So, we’ll be doing this the hard way then. Of course we will; who expected otherwise, apart from deluded dimwits?
It’ll take time getting back in the groove, everyone realises that. A few injuries and a couple of selection oddities didn’t help. After almost 90% domination, they were damned lucky not to lose but a point will do. It’ll have to.
The maths will hardly give budding Einsteins trouble. Five is now the magic number. Anything Man City drop, added to anything Liverpool win. Simples, as the annoying insurance rodent says.
Starry-eyed hopes of clinching the title at an empty Goodison were soon dashed by Arsenal, more precisely by David Luiz. It seemed only fair to City since he’d singlehandedly turned a close match at Anfield into a walkover 10 months ago.
It was hard not to imagine Chelsea cackling slyly, like a cockney car salesman; “it was awright when it left ‘ere” etc. I do miss Trizia at times like these.
I then ploughed through the dismal Emptihad jokes on Twitter. Football, or some ephemeral facsimile of it, was indeed back.
The derby build-up was one of affected, almost comatose, nonchalance. Like we don’t really care about them. You’re fooling no-one. I can’t stand them, and the idea of Everton still being able to ruin our season gave me an ulcer.
I wrote the other week about a Liverpool title stopping them from using us as a deflective shield from their own failure —25 years is a long time to win nothing. Not long enough, frankly.
Even their projected move to the Mersey’s edge has a sick twist. With global warming and rising water levels, they’ll disappear before we do. There’s an upside to everything.
There was also some nonsense about Richarlison ‘slandering’ Van Dijk, almost as though we were supposed to be outraged by his Scrappy Doo feistiness. Despite three months of not one ball being kicked in anger, I can’t say I’d missed any of this to be fair.
A tiny popping of Virgil’s bubble might be overdue, anyway. To listen to some, you’d think he was Jesus walking on the water, but it will take more than Everton have got to sink him, several second half disappearances notwithstanding.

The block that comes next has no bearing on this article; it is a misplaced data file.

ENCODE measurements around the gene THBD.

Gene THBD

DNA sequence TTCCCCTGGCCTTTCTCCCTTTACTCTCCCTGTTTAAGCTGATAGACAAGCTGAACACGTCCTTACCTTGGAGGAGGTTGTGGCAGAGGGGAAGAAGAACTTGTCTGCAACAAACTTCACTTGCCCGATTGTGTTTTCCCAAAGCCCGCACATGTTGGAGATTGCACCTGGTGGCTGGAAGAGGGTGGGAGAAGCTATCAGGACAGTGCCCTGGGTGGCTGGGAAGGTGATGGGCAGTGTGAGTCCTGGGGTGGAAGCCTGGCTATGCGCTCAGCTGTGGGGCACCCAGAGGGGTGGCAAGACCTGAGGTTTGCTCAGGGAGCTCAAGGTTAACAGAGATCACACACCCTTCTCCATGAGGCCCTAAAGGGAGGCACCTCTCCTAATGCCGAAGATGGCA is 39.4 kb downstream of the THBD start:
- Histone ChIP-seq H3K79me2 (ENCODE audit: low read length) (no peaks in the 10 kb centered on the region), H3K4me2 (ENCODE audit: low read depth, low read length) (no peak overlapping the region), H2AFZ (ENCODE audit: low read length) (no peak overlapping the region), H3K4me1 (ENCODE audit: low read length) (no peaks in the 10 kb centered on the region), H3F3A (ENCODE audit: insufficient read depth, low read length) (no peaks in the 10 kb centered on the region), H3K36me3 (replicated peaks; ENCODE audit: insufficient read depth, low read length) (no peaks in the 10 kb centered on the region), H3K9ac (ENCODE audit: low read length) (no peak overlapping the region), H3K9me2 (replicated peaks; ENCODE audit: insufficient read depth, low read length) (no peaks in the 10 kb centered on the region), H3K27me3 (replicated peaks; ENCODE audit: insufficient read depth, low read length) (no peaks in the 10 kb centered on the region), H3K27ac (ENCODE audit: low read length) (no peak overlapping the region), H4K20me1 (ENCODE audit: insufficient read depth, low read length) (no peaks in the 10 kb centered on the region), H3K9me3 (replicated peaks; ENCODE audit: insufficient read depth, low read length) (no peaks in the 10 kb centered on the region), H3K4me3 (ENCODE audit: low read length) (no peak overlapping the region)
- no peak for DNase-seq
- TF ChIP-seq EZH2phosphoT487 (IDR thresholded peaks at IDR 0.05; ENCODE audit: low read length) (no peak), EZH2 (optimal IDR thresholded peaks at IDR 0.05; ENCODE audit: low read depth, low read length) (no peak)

Stuck in front of the TV, it was comical watching this ersatz spectacle with sound affects crudely glued on.
Where was the incessant booing of every single decision? Where were the handball appeals every 30 seconds? Where was the “disaster-baiting? Us??” snidiness of the victim song? Milli Vanilli weren’t as fake as this.
I wasn’t thrilled about the line-up. I know we’d beaten them with second-string players twice this season, but you can be a bit too casual. It’s not just any old fixture.
And not even using Salah late on was troubling. Safety first? Then don’t put him on the bench.
Fabinho made an awful start, and anytime Mane got going he was soon met with brutish resistance. Firmino picked a great moment to start getting greedy — and on his weaker foot, too.
So the first half was understandably rusty and slow. We ought not to make swift judgements, but the low fee for Minamino looks about right now. Klopp had seen enough by half-time anyway, but Oxlade-Chamberlain was hardly more effective. His first few touches were as woeful as Fabinho’s had been.
Keita was doing okay, and we lost something when he was abruptly taken off. It’s not just players who need to shake off the cobwebs, obviously.
There was possession galore, but all glitter and no substance. Everton, emboldened by Liverpool’s failure to ignite, probably should’ve won the game though typically they ended up protecting a precious point.
They couldn’t even exploit Lovren’s voodoo presence though it was a close-run thing. Gomez was already out there, but a reluctance to take risks was Derby Day incarnate. I’ve seen worse games at Everton, so you can’t blame the absence of fans.
One point closer to success. It’s a flimsy old straw but clutch it while you can. It’s not going to get any easier.